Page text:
Is there occasionally a question of degree when measuring devotion? There’s everything to be said for balance, sanity, and getting to sleep in sometimes, having a life and etcetera. But when I woke to my silent mental alarm clock at 4 in the autumn morning a few weeks ago, I knew exactly where the measure of obsession began that day.
Mottled pink scarf wound around my head, bedridden auburn flyaways and coffee-less eyecircles facing the dawn world, I stepped out with a giant backpack and a little mission involving, well, what else? Fruit. In much of the world, urban foraging is pretty common. Here’s a short intro-article. I guess it’s otherwise known as freeganism and has popularity on the west coast for obvious reasons (free spirits + luscious flora being the two biggest). In Kelowna my mother would take me through the wide alleys at the changes in the seasons, filling her pockets with seedlings and her car with forgotten plums, flowers, apples and herbs, which we turned into jar after jar of sparkling jams and jellies. It was a winning situation – the neighbours more than happy to give away the unwanted surplus from their fertile trees, and we with some pretty decked out toast to enjoy with our coffee. I guess I’m still a fan of toast and adventures, which is why I went foraging that morning.
And in Montreal no less! I never thought it possible but I found a whole yard full of slightly bruised but delicious Yellow Delicious and knew that their end would be in a giant crackling bubbling brew of spicy apple butter on my stove. It feels good sometimes to get the fingers a little dirty, the knees a little worked, and the mind beginning to understand more fully what the meaning of “harvest” is. Anyway, I brought home as many as I could carry.
This is from my favourite preserving book ever – Jams, Chutneys, Preserves, Vinegars and Oils by Marguerite Patten – with some additions from the spice cupboard (naturally). It’s a formula, which is good. It means that you can boil down as much fruit as you’ve got and then work out the sugar afterwards. I’m leaving the measurements as-is from the book, but you can scale everything up with ease. Oh, and I halved the amount of sugar from the original recipe to accomodate modern tastes, which is about as low as you can take the sugar content and still have it safe to preserve in mason jars. It’s still plenty sweet, and even more appley deepely spry!
Simplest Spicy Apple Butter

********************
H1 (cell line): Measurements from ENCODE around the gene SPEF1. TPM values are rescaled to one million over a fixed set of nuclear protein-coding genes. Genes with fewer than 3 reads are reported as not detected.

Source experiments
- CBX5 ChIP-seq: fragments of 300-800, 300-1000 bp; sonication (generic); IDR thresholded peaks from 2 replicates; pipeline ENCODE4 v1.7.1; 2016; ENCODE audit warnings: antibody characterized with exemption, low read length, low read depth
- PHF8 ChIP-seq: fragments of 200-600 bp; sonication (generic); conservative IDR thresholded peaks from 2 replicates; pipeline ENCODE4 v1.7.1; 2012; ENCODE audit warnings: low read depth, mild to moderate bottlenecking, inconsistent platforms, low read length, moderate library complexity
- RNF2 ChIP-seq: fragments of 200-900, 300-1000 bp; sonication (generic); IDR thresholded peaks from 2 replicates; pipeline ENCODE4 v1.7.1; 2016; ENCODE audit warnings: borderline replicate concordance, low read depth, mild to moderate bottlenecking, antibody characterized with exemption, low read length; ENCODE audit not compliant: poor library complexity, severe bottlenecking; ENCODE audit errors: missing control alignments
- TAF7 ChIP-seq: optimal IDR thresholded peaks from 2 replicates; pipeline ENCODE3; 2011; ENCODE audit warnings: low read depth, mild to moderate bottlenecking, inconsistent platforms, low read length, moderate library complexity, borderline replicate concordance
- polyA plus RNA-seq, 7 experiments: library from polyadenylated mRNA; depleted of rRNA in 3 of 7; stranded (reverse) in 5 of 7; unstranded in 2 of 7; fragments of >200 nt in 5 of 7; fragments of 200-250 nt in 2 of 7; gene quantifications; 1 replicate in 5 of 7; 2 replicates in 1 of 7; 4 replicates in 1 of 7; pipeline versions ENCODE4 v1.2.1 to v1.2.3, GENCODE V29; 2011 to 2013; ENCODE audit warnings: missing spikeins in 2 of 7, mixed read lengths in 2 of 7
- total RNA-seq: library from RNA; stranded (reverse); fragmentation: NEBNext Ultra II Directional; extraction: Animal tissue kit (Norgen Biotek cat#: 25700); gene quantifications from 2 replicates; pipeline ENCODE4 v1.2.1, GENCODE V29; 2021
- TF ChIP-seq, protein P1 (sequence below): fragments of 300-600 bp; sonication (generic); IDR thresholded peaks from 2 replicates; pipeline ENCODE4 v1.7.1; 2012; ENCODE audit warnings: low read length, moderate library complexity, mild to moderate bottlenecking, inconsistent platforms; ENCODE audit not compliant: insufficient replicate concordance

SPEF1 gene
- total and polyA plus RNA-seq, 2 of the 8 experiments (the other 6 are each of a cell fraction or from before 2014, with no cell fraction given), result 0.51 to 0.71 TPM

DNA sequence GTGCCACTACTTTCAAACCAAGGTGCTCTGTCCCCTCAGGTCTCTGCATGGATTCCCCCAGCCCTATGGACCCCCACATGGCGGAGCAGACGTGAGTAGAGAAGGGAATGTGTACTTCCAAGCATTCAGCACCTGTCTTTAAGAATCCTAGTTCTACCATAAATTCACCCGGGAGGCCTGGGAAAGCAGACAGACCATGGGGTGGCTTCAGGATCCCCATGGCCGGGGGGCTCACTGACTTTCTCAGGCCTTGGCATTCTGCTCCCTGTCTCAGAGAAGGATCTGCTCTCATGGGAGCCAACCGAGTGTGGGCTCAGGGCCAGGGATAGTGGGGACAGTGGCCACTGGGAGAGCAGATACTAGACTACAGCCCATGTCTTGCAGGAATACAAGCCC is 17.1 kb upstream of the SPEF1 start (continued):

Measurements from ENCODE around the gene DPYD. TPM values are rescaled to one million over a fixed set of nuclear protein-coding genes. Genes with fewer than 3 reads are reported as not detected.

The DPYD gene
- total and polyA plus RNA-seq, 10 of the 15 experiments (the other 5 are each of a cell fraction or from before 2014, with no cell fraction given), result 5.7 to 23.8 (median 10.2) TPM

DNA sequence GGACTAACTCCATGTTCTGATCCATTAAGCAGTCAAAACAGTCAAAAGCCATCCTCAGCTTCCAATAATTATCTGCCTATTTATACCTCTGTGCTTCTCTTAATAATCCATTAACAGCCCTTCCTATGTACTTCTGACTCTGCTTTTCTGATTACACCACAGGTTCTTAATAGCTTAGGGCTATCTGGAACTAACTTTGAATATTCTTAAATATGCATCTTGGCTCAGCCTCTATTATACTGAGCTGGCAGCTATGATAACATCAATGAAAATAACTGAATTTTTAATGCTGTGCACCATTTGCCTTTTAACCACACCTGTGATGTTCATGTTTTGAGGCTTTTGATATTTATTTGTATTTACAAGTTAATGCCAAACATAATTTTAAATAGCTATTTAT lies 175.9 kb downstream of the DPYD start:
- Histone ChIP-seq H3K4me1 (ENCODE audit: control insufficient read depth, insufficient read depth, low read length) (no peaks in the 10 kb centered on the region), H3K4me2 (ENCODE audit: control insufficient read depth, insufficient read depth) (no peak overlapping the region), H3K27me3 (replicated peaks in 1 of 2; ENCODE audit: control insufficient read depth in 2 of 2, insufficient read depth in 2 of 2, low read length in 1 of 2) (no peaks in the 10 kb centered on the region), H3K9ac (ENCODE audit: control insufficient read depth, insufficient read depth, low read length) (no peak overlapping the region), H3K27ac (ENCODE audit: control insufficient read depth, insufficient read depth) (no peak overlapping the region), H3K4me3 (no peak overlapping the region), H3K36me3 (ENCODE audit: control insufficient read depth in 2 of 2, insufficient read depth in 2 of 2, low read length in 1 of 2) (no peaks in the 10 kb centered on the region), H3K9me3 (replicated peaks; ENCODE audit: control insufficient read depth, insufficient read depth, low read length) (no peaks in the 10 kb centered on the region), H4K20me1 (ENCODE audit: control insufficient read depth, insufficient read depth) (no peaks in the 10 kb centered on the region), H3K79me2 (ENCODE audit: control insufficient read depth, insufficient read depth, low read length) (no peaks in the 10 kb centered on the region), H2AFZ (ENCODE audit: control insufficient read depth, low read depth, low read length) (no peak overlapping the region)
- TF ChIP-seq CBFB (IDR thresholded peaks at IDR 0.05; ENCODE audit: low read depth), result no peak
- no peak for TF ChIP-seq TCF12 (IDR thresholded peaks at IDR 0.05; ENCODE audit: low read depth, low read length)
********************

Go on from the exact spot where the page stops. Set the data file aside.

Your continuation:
*Braeburn, Cortland, Jonagold, Jonathan, MacIntosh, Winesap and Yellow Delicous are all excellent for sauces and butters***
Yield: about 3 pints
- 900 g/ 2 lbs cooking apples (weight when peeled and cored)
- 450 ml/ 0.5 pint water/ 1.25 cups water
- spices (I used 1 cinnamon stick, 1/2 vanilla bean, 4 cloves, 2 cardamom pods, and a 1″ long piece of fresh ginger for every 2 lbs of fruit)
- lemon juice, see method
- sugar, see method
- pinch of salt
- splash of Calvados apple brandy (optional)
Core the apples and cut into chunks (leave the skin on – it has great flavour!), then simmer them along with the spices and the water until soft and turned to a thick puree. Mash the fruit, then pass it through a sieve or a food mill and discard the solids. Measure the puree and for every 600 ml/1 pint/2 cups add 3 tablespoons of lemon juice and 225 g/0.5 pint/1 cup sugar. Return the puree to the pan and stir over low heat until sugar has dissolved. Boil steadily until the mixture is very thick and smooth. To check if it’s finished, put a bit onto a cold plate and put that in the freezer – the apple butter should hold it’s shape when cold and have a thick, spreadable consistancy. Finally, add a pinch of salt and a splash of Calvados (if using), and bottle it up! If you wanted to preserve it in a hot water bath, here’s a link that has a great explanation. If you don’t preserve it, it will last about a month in the fridge.
It’s a little spoonful of heavenly autumn. My favourite way to eat it is on soft untoasted seed bread with a swathe of tangy organic cream cheese. MAKES KILLER XMAS PRESENTS.
Hey, and speaking of christmas, next time I’ll post my recipe for cranberry pomegranate, chocolate, and Port wine preserves with almonds. It’s a mouthful, but oh, so so good!